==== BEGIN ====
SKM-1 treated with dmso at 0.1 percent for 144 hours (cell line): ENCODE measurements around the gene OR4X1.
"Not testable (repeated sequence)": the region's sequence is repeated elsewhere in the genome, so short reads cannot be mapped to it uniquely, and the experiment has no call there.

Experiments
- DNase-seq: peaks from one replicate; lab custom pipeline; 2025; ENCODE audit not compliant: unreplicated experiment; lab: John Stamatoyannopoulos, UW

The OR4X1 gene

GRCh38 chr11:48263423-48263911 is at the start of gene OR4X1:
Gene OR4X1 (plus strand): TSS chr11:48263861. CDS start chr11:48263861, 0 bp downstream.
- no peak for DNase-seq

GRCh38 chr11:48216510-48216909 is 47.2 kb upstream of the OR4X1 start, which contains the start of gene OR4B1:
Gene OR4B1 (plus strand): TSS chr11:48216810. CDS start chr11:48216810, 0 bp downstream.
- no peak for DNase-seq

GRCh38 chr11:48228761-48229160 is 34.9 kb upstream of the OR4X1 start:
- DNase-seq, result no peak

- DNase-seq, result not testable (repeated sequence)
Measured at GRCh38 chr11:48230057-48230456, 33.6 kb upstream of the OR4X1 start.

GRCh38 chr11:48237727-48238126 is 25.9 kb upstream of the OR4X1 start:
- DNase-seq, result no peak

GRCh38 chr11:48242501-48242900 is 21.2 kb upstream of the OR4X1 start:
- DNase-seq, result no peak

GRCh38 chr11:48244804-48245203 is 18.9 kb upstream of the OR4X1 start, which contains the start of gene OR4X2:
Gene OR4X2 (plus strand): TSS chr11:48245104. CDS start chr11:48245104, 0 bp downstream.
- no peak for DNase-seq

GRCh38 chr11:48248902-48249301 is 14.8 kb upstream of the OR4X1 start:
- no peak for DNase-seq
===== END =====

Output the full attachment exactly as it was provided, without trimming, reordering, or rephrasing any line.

SKM-1 treated with dmso at 0.1 percent for 144 hours (cell line): ENCODE measurements around the gene OR4X1.
"Not testable (repeated sequence)": the region's sequence is repeated elsewhere in the genome, so short reads cannot be mapped to it uniquely, and the experiment has no call there.

Experiments
- DNase-seq: peaks from one replicate; lab custom pipeline; 2025; ENCODE audit not compliant: unreplicated experiment; lab: John Stamatoyannopoulos, UW

The OR4X1 gene

GRCh38 chr11:48263423-48263911 is at the start of gene OR4X1:
Gene OR4X1 (plus strand): TSS chr11:48263861. CDS start chr11:48263861, 0 bp downstream.
- no peak for DNase-seq

GRCh38 chr11:48216510-48216909 is 47.2 kb upstream of the OR4X1 start, which contains the start of gene OR4B1:
Gene OR4B1 (plus strand): TSS chr11:48216810. CDS start chr11:48216810, 0 bp downstream.
- no peak for DNase-seq

GRCh38 chr11:48228761-48229160 is 34.9 kb upstream of the OR4X1 start:
- DNase-seq, result no peak

- DNase-seq, result not testable (repeated sequence)
Measured at GRCh38 chr11:48230057-48230456, 33.6 kb upstream of the OR4X1 start.

GRCh38 chr11:48237727-48238126 is 25.9 kb upstream of the OR4X1 start:
- DNase-seq, result no peak

GRCh38 chr11:48242501-48242900 is 21.2 kb upstream of the OR4X1 start:
- DNase-seq, result no peak

GRCh38 chr11:48244804-48245203 is 18.9 kb upstream of the OR4X1 start, which contains the start of gene OR4X2:
Gene OR4X2 (plus strand): TSS chr11:48245104. CDS start chr11:48245104, 0 bp downstream.
- no peak for DNase-seq

GRCh38 chr11:48248902-48249301 is 14.8 kb upstream of the OR4X1 start:
- no peak for DNase-seq